Badhaai Ho Movie Review: A Heartwarming and soulful drama

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Badhaai Ho is a charming, emotional and lachrymose drama which makes us identify ourselves and realise the significance of family by breaking all barriers.

Jeetender Kaushik (Gajraj Rao) turns the key and starts the car, it moves forward a bit and then stops. We hear the whirring sound once again and this time it keeps moving forward. He is driving his wife Priyamvada Kaushik (Neena Gupta) home from the hospital after getting to know that she is pregnant. Good news, right? In this case, not exactly! Jeetender and Priyamvada are an older couple and have two grown-up sons. Nakul (Ayushmann Khurrana) is working in a company and Gullar (Shardul Rana) is studying in his 12th grade. Nakul and Gullar are feeling antsy while waiting at home and wanting to know if their mother is alright. So, as the car stops momentarily, it is symbolic of how a single event would bring things to a halt and change their lives.

Amit Ravindernath Sharma’s directorial venture Badhaai Ho is such a gladdening and soulful movie. It delineates how the news of Priyamvada’s pregnancy affects everyone else in the family, how their lives change after that, and the realisation of family value and love that it eventually leads to. Director Amit captures the different phases of life and different emotions attached to it.

We see that Nakul and his brother are bemused and mortified when they hear the news. They never stop criticising their father and we sense a feeling of detestation building up between the father and the sons. Well, it is Nakul and Gullar who are showing their hatred towards their father and not the other way round. And there is another strong character in Nakul’s grandmother Naani (Surekha Sikri) who explodes with rage on hearing the news. Nakul, who used to hang out with his friends, is now avoiding them and we sense a feeling of desolation.

There is a brief romantic angle that we see between Nakul and Renee (Sanya Malhotra). Nakul and Renee are co-workers and are in love. It is rejuvenating to see this pair on screen. But Nakul’s mother being pregnant poses problems to his relationship with Renee. While they are about to have sex, the thought of their parents having a child at this age bothers him. He even indulges in a serious exchange of words with Renee’s mother (Sheeba Chaddha). Probably, the only phase which I felt to be moving at a languid pace was where Nakul and Renee are not on talking terms for a while and are longing for each other.

Best phase of this film was the romantic scenes between Jeetender and Priyamvada. It was even more entrancing than that of Nakul and Renee but, of course, that was exactly what the film required. While it rains outside at night, it is so beautiful to watch Jeetender reading out a poetry to his wife. And when they go to the marriage ceremony, the look in his eyes while seeing her was as if he saw her for the very first time and just fell in love with her. Someone even requests Jeetender to talk to his son, who is married but devoid of a child, to give him sexual advice which actually makes Jeetender joyous as he exultantly looks at his wife. Well, Gajraj Rao and Neena Gupta stole the show with their impressive performance and all their elderly romance portions.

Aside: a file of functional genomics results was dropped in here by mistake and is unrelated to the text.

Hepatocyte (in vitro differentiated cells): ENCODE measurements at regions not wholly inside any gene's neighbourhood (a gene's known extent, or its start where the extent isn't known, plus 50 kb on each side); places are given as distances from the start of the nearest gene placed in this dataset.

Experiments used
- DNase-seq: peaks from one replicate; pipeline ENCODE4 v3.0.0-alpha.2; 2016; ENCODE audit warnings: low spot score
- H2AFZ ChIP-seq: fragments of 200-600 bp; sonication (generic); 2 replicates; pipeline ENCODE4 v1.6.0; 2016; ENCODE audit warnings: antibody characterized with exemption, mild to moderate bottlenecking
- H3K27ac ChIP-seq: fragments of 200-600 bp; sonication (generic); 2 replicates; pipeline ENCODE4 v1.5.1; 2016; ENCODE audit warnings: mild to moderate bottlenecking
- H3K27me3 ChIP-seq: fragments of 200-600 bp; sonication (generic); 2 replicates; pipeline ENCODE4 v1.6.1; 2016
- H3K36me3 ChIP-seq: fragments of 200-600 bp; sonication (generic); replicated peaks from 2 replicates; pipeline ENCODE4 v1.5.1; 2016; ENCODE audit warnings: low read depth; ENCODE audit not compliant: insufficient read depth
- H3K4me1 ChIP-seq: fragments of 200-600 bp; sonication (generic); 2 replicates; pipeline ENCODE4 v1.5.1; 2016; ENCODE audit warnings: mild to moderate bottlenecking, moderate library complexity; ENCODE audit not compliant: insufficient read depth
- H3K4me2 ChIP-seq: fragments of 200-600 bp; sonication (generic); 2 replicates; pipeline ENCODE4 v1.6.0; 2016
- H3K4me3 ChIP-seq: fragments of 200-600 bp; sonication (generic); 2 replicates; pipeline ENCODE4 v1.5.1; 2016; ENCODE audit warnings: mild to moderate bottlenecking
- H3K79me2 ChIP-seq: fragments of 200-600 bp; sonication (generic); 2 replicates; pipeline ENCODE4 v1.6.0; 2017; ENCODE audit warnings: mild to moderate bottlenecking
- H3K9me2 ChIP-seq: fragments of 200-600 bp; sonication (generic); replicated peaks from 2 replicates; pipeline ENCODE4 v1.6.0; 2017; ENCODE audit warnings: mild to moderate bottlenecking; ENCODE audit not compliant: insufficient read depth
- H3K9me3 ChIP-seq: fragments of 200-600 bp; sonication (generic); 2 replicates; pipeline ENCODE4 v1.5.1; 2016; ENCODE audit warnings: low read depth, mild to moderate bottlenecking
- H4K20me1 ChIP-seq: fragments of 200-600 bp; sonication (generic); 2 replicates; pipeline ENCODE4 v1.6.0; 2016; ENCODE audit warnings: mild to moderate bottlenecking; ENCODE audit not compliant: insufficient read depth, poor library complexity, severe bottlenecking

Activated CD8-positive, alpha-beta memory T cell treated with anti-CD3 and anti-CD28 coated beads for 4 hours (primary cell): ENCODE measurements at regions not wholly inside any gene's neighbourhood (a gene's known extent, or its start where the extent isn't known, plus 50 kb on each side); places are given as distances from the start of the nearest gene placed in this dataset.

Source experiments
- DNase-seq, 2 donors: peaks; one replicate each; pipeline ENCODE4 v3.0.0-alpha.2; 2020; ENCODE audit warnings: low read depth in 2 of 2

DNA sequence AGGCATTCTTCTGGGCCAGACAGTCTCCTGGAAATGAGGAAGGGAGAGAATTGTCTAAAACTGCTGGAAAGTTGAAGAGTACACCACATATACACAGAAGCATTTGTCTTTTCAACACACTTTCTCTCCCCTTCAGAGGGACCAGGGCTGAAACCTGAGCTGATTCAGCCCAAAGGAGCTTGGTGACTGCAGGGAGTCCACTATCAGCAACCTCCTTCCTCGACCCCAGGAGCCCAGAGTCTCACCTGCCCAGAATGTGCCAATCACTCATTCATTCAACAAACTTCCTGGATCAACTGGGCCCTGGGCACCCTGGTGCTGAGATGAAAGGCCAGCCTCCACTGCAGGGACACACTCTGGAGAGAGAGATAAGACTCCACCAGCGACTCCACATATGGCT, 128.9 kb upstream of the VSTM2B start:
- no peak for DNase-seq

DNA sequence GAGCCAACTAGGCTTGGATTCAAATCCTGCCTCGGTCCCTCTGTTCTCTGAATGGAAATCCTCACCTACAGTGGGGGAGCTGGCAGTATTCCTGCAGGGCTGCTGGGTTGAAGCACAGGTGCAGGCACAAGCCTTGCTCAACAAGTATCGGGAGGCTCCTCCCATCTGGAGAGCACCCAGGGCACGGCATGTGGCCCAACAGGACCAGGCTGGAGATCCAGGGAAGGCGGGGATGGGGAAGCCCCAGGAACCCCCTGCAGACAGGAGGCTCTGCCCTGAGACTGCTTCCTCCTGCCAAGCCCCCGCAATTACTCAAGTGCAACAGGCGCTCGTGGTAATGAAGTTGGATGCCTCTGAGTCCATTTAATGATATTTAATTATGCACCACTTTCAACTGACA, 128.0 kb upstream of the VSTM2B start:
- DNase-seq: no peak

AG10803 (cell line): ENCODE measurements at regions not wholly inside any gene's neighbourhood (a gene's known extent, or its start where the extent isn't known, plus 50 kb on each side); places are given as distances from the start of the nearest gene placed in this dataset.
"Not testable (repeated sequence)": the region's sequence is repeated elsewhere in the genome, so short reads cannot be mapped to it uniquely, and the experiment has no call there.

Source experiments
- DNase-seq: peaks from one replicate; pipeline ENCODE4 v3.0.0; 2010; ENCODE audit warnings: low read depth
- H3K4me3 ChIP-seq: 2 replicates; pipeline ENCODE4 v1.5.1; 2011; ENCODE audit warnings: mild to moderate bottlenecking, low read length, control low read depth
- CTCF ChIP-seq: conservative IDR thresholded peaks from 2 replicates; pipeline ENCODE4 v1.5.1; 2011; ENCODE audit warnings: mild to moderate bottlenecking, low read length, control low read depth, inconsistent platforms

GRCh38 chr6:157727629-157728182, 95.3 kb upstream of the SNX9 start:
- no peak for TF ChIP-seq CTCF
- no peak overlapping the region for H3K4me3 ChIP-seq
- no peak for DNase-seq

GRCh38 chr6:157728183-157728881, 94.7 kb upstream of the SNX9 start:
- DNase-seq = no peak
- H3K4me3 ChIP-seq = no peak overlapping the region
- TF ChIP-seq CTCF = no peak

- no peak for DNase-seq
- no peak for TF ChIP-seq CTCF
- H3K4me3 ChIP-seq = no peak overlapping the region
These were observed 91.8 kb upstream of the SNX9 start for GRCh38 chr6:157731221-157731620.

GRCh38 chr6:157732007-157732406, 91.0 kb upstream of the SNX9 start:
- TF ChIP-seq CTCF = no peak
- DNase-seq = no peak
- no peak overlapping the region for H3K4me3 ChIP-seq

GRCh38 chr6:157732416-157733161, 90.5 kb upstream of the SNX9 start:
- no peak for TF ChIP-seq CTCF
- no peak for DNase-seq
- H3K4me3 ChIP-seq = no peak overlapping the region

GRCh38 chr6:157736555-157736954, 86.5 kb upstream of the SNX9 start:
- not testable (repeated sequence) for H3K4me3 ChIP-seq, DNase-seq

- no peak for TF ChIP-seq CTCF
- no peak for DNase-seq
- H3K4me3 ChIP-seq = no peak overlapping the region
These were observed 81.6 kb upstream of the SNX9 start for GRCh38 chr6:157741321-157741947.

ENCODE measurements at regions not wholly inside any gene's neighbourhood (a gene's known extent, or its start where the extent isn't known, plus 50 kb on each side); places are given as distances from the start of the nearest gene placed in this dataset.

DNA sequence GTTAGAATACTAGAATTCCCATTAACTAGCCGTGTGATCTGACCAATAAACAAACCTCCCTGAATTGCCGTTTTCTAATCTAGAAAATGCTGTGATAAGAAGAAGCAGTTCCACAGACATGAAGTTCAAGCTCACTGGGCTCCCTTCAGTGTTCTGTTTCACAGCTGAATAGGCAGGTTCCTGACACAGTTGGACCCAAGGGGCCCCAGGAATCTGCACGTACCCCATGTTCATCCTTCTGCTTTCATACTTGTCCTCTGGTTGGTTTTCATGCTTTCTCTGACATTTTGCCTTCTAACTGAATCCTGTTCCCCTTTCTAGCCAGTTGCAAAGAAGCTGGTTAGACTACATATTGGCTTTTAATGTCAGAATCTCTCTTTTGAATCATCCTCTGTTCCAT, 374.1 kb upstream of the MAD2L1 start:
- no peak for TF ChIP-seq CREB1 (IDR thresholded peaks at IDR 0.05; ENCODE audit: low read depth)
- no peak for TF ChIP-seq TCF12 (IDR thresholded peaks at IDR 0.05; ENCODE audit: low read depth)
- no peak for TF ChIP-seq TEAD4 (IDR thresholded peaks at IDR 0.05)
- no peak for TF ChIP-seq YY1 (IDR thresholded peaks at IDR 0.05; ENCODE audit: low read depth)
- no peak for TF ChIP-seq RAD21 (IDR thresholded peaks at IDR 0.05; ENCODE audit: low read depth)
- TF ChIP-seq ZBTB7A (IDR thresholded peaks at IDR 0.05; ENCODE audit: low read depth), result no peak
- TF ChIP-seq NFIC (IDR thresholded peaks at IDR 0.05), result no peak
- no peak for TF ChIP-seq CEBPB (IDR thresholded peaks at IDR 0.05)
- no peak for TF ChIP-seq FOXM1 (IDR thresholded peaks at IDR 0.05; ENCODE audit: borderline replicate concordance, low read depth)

But as the film culminates, even we, as an audience, realise the power of family and how supportive we should be in the times of distress. We see a change of heart in Nakul as he goes back to his friends and handles things perfectly. He even goes with his brother Gullar to his school to teach a lesson to a boy who has mocked Gullar and beaten him before. It is an emotional moment as he hugs his mother and says “sorry” to his father. Watch out for the sentimental and lachrymose scene where Naani jumps to Priyamvada’s defence when the relatives try to teach her family ethics and values. To say the least, Surekha Sikri (as Naani) nailed it and was like the shining sun in the wintry weather. And it is so moving when Jeetender holds the new-born baby in his hands in the presence of a teary-eyed family.

Ever since Shoojit Sircar’s Vicky Donor brought Ayushmaan Khurrana into the film spectrum as an actor, his subsequent movies have had such off-beat subjects and some of which have worked tremendously. While his previous film Andhadhun was a rip-roaring masterpiece, Badhaai Ho is a charming, emotional and tearful journey which makes us identify ourselves and realise the significance of family by breaking all barriers.

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